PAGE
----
This TrueBeam machine which treats about 70 patients on a daily basis is just a year old having been installed in August 2020. It was procured by the government at USD 4 million, and it's more preferred by both doctors and patients than the Cobalt 60.
There was a slowdown
of radiotherapy services at the Uganda Cancer Institute (UCI) on Wednesday creating
panic among patients that the machines could have been
broken down, once again.
While URN later learnt from the administrators that the
newly acquired TrueBeam linear accelerator was down for servicing, a patient
who requested to be kept anonymous for fear of compromising her relationship with
the doctors said she travelled all the way from Mbarara only to be turned away.
This TrueBeam machine which treats about 70 patients on a daily basis is just a year old having been
installed in August 2020. It was procured by the government at USD 4 million, and it's more preferred by both doctors and patients than the Cobalt 60. More than 200 patients receive radiation
treatment from the Uganda Cancer Institute every day.
Christine Namulindwa, the Institute’s Public Relations Officer refutes claims
of a standstill in services saying that they have two other machines that can offer radiotherapy
services. These are Cobalt 60 radiotherapy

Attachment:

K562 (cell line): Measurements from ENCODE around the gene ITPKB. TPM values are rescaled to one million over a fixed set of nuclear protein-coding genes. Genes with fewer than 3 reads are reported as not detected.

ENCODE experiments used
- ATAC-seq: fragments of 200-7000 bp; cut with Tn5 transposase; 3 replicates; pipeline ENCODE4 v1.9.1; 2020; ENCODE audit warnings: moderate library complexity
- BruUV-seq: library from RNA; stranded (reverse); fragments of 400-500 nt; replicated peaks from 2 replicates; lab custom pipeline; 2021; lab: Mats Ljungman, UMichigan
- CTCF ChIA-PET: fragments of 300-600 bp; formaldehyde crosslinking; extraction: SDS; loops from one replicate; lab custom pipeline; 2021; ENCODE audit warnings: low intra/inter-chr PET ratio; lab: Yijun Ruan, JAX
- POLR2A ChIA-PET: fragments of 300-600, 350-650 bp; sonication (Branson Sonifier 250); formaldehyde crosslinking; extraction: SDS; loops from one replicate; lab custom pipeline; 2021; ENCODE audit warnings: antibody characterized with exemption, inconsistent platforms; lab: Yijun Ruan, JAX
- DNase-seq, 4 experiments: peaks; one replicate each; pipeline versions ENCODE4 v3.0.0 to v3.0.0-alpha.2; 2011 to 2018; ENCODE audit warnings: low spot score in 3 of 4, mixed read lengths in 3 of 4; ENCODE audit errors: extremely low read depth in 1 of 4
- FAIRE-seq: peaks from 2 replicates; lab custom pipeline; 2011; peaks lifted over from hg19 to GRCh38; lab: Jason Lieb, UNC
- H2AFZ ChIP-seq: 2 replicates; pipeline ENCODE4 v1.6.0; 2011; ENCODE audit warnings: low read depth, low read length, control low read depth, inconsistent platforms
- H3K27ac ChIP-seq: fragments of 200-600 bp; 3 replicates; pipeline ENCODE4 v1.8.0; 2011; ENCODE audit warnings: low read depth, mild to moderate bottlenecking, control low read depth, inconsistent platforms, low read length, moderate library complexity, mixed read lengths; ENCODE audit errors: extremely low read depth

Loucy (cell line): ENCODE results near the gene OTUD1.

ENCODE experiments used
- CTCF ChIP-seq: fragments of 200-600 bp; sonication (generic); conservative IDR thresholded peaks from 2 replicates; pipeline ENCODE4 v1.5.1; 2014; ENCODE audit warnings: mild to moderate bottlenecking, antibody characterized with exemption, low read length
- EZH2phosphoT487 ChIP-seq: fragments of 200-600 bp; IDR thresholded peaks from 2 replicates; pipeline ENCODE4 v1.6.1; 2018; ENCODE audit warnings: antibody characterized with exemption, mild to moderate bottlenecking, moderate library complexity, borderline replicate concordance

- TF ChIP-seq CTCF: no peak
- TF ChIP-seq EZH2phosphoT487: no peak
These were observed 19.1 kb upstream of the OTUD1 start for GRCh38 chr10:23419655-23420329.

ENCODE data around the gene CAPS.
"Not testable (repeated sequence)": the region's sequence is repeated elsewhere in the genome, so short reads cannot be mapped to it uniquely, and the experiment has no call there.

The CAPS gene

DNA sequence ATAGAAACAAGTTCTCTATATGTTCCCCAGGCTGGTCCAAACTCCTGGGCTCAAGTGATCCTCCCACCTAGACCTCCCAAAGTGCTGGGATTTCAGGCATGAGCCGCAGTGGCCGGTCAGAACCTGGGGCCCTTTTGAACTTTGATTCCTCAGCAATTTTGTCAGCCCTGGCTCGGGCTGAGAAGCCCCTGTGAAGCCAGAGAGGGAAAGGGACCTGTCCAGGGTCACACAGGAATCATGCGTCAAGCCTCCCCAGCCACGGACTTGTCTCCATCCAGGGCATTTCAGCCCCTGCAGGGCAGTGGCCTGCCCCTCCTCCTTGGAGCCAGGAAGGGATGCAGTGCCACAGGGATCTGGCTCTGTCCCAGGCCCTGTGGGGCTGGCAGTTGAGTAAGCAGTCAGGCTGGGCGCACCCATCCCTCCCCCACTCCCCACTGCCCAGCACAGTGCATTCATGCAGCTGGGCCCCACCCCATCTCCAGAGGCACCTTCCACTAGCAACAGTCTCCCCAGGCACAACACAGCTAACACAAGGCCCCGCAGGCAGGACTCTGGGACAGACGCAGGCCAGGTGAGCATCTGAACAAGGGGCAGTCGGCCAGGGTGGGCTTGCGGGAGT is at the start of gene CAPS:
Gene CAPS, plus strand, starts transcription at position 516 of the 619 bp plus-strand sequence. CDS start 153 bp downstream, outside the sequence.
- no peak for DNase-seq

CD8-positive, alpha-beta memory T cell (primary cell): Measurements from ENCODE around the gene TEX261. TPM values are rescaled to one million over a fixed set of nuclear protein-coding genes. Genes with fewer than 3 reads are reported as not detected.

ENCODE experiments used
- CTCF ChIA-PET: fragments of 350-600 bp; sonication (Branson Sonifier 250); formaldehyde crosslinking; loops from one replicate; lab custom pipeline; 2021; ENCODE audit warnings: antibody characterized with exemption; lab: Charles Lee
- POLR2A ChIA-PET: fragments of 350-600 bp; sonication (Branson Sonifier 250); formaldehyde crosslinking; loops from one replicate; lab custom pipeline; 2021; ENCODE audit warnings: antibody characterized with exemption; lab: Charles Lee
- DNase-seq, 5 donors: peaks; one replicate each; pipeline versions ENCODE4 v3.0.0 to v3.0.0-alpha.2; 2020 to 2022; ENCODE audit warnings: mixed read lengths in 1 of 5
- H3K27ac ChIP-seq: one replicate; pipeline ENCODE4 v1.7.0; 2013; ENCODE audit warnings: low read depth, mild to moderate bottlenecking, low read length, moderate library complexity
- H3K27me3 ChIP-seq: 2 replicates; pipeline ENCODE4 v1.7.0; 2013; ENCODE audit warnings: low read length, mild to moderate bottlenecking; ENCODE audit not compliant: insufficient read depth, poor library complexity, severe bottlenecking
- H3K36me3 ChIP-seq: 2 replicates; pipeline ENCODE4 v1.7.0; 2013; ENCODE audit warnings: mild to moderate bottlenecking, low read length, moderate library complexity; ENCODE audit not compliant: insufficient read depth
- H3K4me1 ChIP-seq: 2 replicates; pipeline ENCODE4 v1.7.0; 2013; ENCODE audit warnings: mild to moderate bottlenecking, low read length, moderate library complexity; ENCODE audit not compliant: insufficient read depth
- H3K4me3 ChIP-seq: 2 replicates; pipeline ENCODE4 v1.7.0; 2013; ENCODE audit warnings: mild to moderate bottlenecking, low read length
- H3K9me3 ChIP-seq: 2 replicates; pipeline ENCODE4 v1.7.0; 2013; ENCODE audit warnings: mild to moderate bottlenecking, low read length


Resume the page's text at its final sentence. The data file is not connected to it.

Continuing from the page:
machines that treat up to 80 patients each in a day.
//Cue in; “With radiotherapy treatment…
Cue out…. Car for servicing.”//
Namulindwa says the much sought after linear accelerator that is preferred for its
preciseness and ability to quickly and specifically target some of the most
complex cancers such as that of the head, liver and lungs will be up and running again next week when
the servicing is done.
//Cue in; “I will not say…
Cue out…Hundred thirty patients.”//
Last year as it
was being installed, Dr Jackson Orem, the Institute’s Executive Director said machine
uses microwave technology to accelerate high energy x-rays or electrons to
conform to a tumour’s shape and destroy cancer cells while sparing surrounding
normal tissue. It also features several built-in safety measures to ensure that
it will deliver the dose as prescribed.
However, while healthcare in government facilities is
generally free, radiotherapy services at the institute are accessed at a fee
which Namulindwa says this money caters for the maintenance of the machines.